I had the good fortune to be in Los Angeles when Bong Joon-ho’s new film, “Snowpiercer,” opened there mid-July. So, I dragged my mom to see it at the only place it was playing on the West Side, a somewhat run-down multiplex on Santa Monica’s Third Street Promenade.
Last I heard, the film is only getting a limited release in the States, unless it does well enough to “merit” a wide release. (No, I don’t understand the logic of that, either.) If you believe the word “merit” connotes any value other than a financial one, then “Snowpiercer” absolutely merits wide release. Frankly, since it’s made $80 million internationally, I’m not sure what the problem is in that regard, either. Whatever.
It’s a surprising, engrossing, good-looking entry in the limited-resource dystopian genre—much better than most recent dystopian flicks. And you should go see it. And have your faith in summer blockbusters restored.
I’m not going to say much about what happens in the film because you need to go see it first. Then come back, and we’ll talk. What follows is really just some encouragement to get you out the door to a theater. (Do not watch it on VOD, if you have a choice. You will regret it.)
Bong directed the great 2006 monster movie “The Host,” which also starred Kang-ho Song. “The Host” has a fair amount of comedy, some of it pretty wacky, but like all good monster movies, the threat is born from a justifiable and now-familiar fear–in this case, the consequences of environmental damage. The toxic waste an American mortician on a South Korean U.S. Army base orders his Korean underling to flush down the pipes goes into the Han River. What could go wrong?
“Snowpiercer” is a grimmer look at an ostensibly similar but much more serious problem: global warming. The environmental horror is really just an excuse to winnow humanity down to a few hundred souls, trap them in a contained space, in this case a supertrain, and watch the “natural order” that results. The natural order in this case is a suspiciously familiar-looking 99% – 1% sort of split. Those who belong in the front live in comfort and the security of knowing that’s where they belong (and, perhaps more importantly, where others don’t belong), while the tightly-packed plebs in the back cars of the train wallow in filth, eating “protein” blocks made of ground-up trust-me-you-don’t-want-to-know.
Given this setup, the plot is hardly surprising–those in the back will fight their way to the front of the train. Yet, there’s a great deal of suspense and peculiarity created along the way, and the film plays around with dystopian staples like the idea of a special person who has been prophesied to come along and save everybody, à la Neo in “The Matrix.”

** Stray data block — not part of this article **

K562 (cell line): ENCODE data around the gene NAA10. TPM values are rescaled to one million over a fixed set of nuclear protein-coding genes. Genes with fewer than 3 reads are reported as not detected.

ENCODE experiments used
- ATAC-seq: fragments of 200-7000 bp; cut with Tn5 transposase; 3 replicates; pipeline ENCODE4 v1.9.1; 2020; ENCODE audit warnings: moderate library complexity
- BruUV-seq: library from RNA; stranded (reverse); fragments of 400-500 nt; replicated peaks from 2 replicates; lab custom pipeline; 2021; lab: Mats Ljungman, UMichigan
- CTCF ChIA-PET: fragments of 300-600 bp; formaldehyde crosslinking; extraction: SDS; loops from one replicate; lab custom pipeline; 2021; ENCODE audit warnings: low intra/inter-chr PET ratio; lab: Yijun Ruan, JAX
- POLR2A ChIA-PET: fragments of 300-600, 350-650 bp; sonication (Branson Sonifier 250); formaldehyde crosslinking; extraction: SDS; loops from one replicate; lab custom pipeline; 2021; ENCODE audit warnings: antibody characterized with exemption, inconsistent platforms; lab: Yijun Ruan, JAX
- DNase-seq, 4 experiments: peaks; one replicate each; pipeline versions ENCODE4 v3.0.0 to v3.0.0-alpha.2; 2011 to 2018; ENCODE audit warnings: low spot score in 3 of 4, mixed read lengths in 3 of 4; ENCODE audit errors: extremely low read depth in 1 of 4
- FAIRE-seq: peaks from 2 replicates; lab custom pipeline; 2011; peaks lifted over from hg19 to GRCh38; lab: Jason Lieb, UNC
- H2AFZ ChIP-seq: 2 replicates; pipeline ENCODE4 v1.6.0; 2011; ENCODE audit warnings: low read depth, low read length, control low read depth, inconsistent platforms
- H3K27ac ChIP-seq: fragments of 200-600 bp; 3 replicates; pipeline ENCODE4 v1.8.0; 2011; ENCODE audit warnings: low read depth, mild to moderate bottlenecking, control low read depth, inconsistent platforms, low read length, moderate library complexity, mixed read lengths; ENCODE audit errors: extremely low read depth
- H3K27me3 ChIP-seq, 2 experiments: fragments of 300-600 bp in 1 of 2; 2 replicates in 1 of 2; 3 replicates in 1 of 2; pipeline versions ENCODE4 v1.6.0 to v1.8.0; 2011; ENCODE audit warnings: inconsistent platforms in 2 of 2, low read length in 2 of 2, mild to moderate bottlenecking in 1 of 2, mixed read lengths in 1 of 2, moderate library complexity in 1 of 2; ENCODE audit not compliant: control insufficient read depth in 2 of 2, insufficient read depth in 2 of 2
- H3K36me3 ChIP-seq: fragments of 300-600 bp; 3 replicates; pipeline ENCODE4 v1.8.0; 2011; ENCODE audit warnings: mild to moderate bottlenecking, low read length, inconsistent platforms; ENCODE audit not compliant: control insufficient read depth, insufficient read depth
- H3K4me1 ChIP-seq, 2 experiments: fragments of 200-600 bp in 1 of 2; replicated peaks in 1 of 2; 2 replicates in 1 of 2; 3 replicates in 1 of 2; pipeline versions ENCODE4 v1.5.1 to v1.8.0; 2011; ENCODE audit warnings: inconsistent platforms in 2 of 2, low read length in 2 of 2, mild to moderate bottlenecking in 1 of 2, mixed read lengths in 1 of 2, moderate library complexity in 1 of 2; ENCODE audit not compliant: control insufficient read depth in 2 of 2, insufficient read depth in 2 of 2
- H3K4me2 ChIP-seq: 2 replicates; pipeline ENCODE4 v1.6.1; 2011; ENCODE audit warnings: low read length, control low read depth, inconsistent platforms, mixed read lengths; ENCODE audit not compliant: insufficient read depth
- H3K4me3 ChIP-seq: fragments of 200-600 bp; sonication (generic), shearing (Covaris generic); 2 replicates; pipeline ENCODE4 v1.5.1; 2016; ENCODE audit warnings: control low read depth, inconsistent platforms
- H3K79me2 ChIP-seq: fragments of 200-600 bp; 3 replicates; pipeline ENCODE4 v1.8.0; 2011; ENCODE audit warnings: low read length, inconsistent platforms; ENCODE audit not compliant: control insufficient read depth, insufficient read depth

The casting is excellent—Song Kang-ho is always a kick to watch (in addition to “The Host,” check out the fine “Memories of Murder,” also directed by Bong, and “Secret Sunshine”). I was worried about throwing Captain America (Chris Evans) into a Bong Joon-ho universe, but Evans is really pretty good (and the film would collapse if he weren’t). And of course Tilda Swinton is, as far as I’m concerned, reason enough to go see any film. She is fantastic (and fantastically absurd) here, with maybe the best speech in the film–not surprisingly, about social order. Another favorite thing about the film is that one of the most important conversations in the picture takes place in English and Korean, and it works beautifully.
The film ain’t short at 126 minutes, though it’s not long by today’s tent-pole- “Transformers” standards for films that can verge on the unwatchable, no less. But for a film whose plot seems so obvious, the forward motion of “Snowpiercer’s” action never drags, even when the pace slows. If you’ve seen other Korean films, (“The Host,” say, or the amazing, grueling “Old Boy” directed by Park Chan-wook) the weirdness of “Snowpiercer” won’t strike you as much. But either way, the weirdness, much of it Bong’s and some of it, I think, cultural difference, is essential to the film, and to why it works. If you took out Swinton’s dentures, the avant-massacre carp, or Ewen Bremner’s nutty brilliance, it might still be good, but it wouldn’t be as astonishingly good as it is. Or as much fun, because however gloomy the film’s universe is, “Snowpiercer” is still a summer movie, dammit.
And, yes, my mom loved it.
I have every intention of coming back to write about “Snowpiercer” after seeing it again–on VOD, if I must. In the meantime, here are some other fine dwindling-resource dystopian films you might enjoy, as well as some other thoughts (with gargantuan spoilers, so beware) on “Snowpiercer.”